Rujeko Hockley: Zoe, how are you? What are you working on at the moment?
Zoe Buckman: Hi Ru! At the moment I’m working on new embroidered text pieces. I’ve been collecting vintage tea towels and creating these banner-like works. The texts I’m using are snippets of things I’ve said, written, heard or read in the past year pertaining to sexual violence, bleeding or BDSM. This work is part of a new series in which I’m using the same fabrics to create clusters of boxing gloves. It’s very much coming out of a time of reflection and introspection for me around my own experiences with violence as well as the experiences of those around me.
Ru, tell me about curating the Biennial! Is there anything that has come out of all this hard work you’ve been doing that you didn’t foresee and expect? What have some of the challenges and highlights been?
RH: Your new work sounds amazing, Zoe! Definitely timely—though I kind of hate how that descriptor is used for any work that engages the contemporary, especially on sociopolitical terms. It’s never not been “timely” to address much of what you consider in your work, and this is true of most political art—our issues as a society are not new. In any case, I’m looking forward to seeing where the work goes. As always, I appreciate your voice and perspective! We need it.
As far as the Biennial goes, it’s kind of hard to talk about with any clarity because it’s ongoing! There have been many incredible highlights, chief among them the same as is true of almost every exhibition I’ve ever worked on: spending time with artists, talking about their work, and then thinking together about how best to present it. It’s an immense privilege and one I hold very dear—the best part of my job and the best part of my biennial year! The depth of attention and generosity of spirit that artists bring to bear is always both humbling and arresting. The challenges are mundane and to be expected—being on the road and away from home a lot is hard; juggling multiple projects on similar timelines is hard; having to make difficult, sometimes impossible choices is hard; and—surprise!— being pregnant while doing all of the above is hard! But, none of it is impossible and I’m never doing it alone, which makes a huge difference. I’m very lucky to have an incredibly smart, kind and generous collaborator on this project—Jane Panetta. We work really hard and we have fun and that’s as it should be.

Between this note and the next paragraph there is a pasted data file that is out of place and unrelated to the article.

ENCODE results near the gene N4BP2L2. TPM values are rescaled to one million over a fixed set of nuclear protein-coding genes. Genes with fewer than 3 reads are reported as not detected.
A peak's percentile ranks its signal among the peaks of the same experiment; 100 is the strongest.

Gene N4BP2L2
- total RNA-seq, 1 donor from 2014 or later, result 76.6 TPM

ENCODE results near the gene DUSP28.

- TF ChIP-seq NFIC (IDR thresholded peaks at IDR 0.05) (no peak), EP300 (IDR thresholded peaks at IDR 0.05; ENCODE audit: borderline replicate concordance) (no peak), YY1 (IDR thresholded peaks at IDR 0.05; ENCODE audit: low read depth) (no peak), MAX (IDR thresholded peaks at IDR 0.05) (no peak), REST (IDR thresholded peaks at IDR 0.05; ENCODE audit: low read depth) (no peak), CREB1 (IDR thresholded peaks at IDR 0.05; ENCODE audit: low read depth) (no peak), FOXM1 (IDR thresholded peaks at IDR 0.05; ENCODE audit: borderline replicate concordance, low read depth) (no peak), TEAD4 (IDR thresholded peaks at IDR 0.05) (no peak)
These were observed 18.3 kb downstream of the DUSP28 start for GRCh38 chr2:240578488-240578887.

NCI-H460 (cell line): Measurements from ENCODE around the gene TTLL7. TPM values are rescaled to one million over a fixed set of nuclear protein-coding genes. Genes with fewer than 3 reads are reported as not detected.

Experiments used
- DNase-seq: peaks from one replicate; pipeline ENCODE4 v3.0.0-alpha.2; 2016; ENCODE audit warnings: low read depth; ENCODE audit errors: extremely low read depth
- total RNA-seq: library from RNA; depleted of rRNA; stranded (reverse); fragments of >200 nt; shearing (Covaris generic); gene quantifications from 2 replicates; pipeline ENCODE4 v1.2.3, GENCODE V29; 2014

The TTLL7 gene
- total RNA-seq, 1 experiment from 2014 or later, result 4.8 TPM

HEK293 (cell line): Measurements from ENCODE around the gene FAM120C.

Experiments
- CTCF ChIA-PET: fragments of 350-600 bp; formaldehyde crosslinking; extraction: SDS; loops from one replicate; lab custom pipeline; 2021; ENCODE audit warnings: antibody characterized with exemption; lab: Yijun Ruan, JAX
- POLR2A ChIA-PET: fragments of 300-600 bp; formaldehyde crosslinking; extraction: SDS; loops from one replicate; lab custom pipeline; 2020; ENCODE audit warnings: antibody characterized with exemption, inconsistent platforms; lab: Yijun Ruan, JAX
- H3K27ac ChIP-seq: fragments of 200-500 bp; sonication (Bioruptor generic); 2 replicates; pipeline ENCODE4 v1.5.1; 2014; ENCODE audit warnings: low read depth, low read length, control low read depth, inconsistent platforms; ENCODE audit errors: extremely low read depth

Something I’ve thought a lot about in this process is what our historical moment requires, both on the macro and micro scales. So, what does the world need/ask of us, but also what do our communities—and thinking especially of artists here—need/ask of us? How would you answer those questions, Zoe?
ZB: Ah Ru... I’m so proud of you. The sensitive, compassionate way you receive and respond to work is an artist’s dream (believe!), and on top of that you bring such vast knowledge and a brave way of drawing new parallels. I’m so glad you’re here doing what you’re doing—thank you. And on top of that, you’re growing a human. As we speak. It’s amazing!
Getting to your question... it’s a big one, and my feelings change daily on the matter. I think we need to make space for the new, and for that we need freedom. We need to fully accept that the systems and judgments and ways of being that we’ve accepted and even taken part in, are broken and not serving us as a whole. But for real change to take place we have to shed the old, and that could mean the comfortable and familiar. And so it’s not going to be easy, and it’s going to incremental. What do you think?
RH: Thanks so much for the votes of confidence! It means the world. As we know, real life is hard and things are sometimes fraught—complete with moments of doubt, burnout, failure and disillusion (no matter what Instagram might have us believe!), so it’s encouraging to hear. Especially from someone like you, Zoe, who is the epitome of #momgoals for me, especially in terms of your relationship with your child and balancing parenting, work and your own needs—tryna get like you in 2019 and beyond!
I think you’re absolutely right re: what’s required for real (and lasting) change. Lately, I have been thinking in really concrete terms, especially in relation to compensation and security—maybe because the big picture is so overwhelming and insecure and frankly scary right now. So for example, among other things artists need affordable studio space and to be paid for their work (because they have families and expenses just like everyone else and “exposure” is not a thing). Art professionals need to be paid decently and to not have there be this assumption that we do our work out of altruism (or that we are independently wealthy and so salary doesn’t matter). Women need equal pay, and the work of all women (including in their own or others’ homes) needs to be valued equally. These aren’t small or easy things to fix necessarily, but they are tangible—like we can change them in our own lives for and with the people we work with.
ZB: Precisely! “Exposure” is not income. I can’t tell you how many lessons I’ve learned to that effect since starting out. The lack of support and decent pay for most art professionals (particularly women) is bewildering to me, Ru. I think we’re going to have to start refusing to do things for free and let that start a new model for the next generation of female artists and curators. Basically: let’s hold hands and jump. It’s time.
RH: What else is there to say? It’s time.